1 January 1970Asset management analysis

The mechanics of an informed decision

Let us start with the basics. For a parent, setting up a captive is an exercise in improved risk mitigation at better cost. Your captive is supposed to be the optimal insurer for the dominant risks in your business. Hence choosing your captive manager and your reinsurance programme wisely are keys to a successful optimisation of your liability coverage at reduced costs.

Liability and asset risk

Liability risk is not the only risk a captive should focus on. The asset side is as important as the liability side—after all, they are part of the same balance sheet. When the assets of a captive are invested they are subject to market risk, credit risk and liquidity risk.

This is why many captive owners take what they think is an ultraconservative route and invest in money market funds. The problems with money market funds, however, are threefold. First, they are still heavily tilted towards credit instruments, despite the fact that in 2007 and 2008 some money market funds had to close down because they ‘broke the buck’ and had to be bailed out by their sponsors in the credit meltdown. Second, even if they are invested in credit, their yields are still very low and they barely cover their fees. Third, the most important problem is that money market funds do not provide the correct hedging instrument for captives—they do not put them into a risk-neutral state.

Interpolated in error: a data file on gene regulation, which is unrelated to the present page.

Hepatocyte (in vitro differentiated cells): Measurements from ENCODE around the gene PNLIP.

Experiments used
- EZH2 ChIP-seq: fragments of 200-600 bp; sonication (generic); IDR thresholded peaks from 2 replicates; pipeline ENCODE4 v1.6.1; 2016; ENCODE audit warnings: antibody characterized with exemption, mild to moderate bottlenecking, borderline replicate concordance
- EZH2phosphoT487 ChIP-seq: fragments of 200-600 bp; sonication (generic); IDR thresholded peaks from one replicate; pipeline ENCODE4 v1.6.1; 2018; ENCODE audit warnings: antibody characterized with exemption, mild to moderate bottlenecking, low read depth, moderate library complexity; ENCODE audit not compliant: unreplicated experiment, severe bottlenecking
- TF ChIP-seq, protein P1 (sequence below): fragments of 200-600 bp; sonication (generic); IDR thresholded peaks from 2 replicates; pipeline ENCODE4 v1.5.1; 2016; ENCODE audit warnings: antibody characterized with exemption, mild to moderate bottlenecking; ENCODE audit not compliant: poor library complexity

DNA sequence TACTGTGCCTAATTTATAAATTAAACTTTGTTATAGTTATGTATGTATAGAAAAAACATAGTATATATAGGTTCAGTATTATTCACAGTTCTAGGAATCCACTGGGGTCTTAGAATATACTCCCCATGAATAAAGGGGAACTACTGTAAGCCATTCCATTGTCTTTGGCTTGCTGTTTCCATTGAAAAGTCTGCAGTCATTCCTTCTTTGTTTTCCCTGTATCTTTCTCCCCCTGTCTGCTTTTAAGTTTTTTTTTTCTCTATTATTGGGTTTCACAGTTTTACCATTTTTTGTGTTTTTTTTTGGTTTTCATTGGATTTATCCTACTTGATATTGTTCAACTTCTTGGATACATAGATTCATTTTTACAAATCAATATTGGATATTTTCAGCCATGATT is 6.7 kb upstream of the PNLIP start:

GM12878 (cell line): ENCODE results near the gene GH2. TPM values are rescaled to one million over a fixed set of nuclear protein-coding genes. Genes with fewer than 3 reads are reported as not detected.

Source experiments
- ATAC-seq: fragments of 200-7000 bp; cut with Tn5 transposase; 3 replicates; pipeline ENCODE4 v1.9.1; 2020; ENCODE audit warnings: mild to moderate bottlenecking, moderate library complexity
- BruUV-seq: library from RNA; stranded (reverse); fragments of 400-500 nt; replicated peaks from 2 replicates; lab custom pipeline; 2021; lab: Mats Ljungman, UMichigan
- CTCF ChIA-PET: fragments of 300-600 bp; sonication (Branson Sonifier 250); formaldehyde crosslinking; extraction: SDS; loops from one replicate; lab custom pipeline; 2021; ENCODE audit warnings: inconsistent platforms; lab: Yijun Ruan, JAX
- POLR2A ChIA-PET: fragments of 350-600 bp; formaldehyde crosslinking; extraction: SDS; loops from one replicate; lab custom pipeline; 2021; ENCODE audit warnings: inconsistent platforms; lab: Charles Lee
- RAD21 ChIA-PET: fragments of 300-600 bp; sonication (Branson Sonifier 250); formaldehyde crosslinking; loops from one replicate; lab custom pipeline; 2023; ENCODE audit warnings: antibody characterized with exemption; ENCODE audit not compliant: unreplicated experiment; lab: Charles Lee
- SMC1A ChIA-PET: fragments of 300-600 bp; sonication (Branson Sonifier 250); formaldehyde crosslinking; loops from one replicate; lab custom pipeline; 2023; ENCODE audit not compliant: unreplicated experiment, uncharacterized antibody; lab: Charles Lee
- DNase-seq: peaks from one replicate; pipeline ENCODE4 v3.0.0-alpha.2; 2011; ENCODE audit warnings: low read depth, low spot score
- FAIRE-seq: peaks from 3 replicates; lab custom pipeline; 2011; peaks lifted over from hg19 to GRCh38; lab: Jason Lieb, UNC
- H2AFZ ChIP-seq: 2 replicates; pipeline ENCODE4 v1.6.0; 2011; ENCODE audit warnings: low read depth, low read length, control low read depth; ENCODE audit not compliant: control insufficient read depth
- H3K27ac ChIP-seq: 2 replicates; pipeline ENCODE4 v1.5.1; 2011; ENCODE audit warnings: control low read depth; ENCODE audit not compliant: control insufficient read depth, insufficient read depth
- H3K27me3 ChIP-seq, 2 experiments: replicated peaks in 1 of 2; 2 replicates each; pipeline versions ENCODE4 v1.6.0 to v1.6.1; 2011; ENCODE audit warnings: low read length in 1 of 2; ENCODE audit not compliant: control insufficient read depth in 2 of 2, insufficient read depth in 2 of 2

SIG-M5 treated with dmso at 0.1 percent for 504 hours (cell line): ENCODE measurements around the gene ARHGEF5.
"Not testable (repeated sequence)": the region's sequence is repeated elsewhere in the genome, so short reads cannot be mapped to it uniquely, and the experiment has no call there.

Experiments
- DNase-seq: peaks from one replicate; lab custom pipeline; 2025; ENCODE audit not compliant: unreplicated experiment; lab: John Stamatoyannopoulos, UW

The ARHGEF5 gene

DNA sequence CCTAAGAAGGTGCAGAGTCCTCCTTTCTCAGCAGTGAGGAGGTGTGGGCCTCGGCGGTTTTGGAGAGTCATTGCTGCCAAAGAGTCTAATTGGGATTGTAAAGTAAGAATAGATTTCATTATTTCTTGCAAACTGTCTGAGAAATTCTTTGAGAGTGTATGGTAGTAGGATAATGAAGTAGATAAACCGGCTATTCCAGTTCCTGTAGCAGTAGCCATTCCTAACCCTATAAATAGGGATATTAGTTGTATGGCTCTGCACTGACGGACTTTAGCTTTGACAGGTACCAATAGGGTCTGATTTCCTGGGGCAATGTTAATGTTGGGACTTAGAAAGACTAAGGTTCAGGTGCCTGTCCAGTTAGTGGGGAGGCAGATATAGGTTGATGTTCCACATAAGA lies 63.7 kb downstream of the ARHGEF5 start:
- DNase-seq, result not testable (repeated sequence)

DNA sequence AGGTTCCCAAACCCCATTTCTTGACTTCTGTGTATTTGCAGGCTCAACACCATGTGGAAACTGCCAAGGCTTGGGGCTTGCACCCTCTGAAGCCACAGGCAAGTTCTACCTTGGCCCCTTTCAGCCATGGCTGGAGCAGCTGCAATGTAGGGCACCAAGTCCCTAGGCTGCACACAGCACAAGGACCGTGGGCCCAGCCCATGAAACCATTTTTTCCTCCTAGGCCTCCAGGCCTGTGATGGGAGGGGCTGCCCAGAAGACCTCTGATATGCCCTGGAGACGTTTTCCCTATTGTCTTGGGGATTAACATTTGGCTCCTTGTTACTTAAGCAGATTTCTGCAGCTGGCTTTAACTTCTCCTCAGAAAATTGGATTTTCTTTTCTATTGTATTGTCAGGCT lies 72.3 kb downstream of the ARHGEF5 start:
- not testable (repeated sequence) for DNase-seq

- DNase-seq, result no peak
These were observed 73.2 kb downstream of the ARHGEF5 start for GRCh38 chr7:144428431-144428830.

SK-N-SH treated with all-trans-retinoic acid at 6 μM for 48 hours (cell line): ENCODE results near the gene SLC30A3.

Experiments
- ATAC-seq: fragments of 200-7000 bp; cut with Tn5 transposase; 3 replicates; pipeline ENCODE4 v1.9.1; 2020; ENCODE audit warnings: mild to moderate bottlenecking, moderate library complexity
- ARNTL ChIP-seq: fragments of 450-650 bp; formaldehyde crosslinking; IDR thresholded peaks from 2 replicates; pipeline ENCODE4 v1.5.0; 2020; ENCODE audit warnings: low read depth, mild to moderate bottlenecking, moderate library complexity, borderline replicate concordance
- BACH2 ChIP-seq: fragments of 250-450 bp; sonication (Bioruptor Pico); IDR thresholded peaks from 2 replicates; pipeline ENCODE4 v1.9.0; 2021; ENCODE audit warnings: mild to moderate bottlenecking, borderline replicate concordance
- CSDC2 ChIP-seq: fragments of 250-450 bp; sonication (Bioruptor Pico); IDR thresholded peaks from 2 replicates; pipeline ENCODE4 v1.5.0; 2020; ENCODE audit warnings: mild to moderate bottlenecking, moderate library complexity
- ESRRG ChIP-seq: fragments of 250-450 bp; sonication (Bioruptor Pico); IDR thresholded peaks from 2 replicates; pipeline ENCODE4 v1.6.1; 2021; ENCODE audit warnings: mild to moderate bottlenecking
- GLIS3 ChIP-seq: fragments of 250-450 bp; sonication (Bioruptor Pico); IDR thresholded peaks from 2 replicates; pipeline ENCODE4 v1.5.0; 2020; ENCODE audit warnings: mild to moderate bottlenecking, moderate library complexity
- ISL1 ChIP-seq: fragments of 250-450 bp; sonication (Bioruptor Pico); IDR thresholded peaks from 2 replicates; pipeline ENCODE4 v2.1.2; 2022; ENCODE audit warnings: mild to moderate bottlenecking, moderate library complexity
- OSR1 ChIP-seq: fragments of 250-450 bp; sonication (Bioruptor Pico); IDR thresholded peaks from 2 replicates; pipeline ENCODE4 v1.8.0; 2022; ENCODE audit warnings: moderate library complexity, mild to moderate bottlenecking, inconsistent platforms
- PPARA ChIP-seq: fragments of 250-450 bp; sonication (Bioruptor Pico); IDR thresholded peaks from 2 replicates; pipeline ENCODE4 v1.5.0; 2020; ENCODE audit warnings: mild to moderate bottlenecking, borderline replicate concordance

Engineering a risk-neutral state

So what is the risk-neutral state for a captive, and how does one achieve it? The correct approach comes from research into optimal asset-liability management (ALM) strategies. Essentially the concept is: hedge your declared liabilities with static fixed income portfolios, and hedge your expected unrealised liabilities with dynamic fixed income strategies; only after this can you use some excess return strategies with care.

This sounds complicated so we’ll explain the three parts. Take, for example, a medical malpractice captive. It has a few claims outstanding and they are already estimated with a high degree of certainty. They will take eight years to be completely paid off and their value is estimated at $2 million. Other claims have not occurred yet, but actuaries have already projected that for this particular business one should expect a series of claims that will have an average duration of six years and a severity of $10 million.

If we then assume the captive is capitalised to the tune of $15 million, the ALM research we conducted suggests that the optimal strategy is the following:

• Hedge your $2 million of declared future losses with a high-quality bond ladder;

• Invest the $10 million of expected but unrealised claims in a managed duration strategy with an average duration of six years. Managed duration strategies are dynamic fixed income strategies that act as interest rate risk management tools. They buy longer-term bonds when yields fall and reduce the maturity of the bond portfolio as rates rise. They use only the highest credit government and supra-sovereign securities. (We speak from first-hand experience in this matter as we have developed, and have been managing, such strategies for the past six years.); and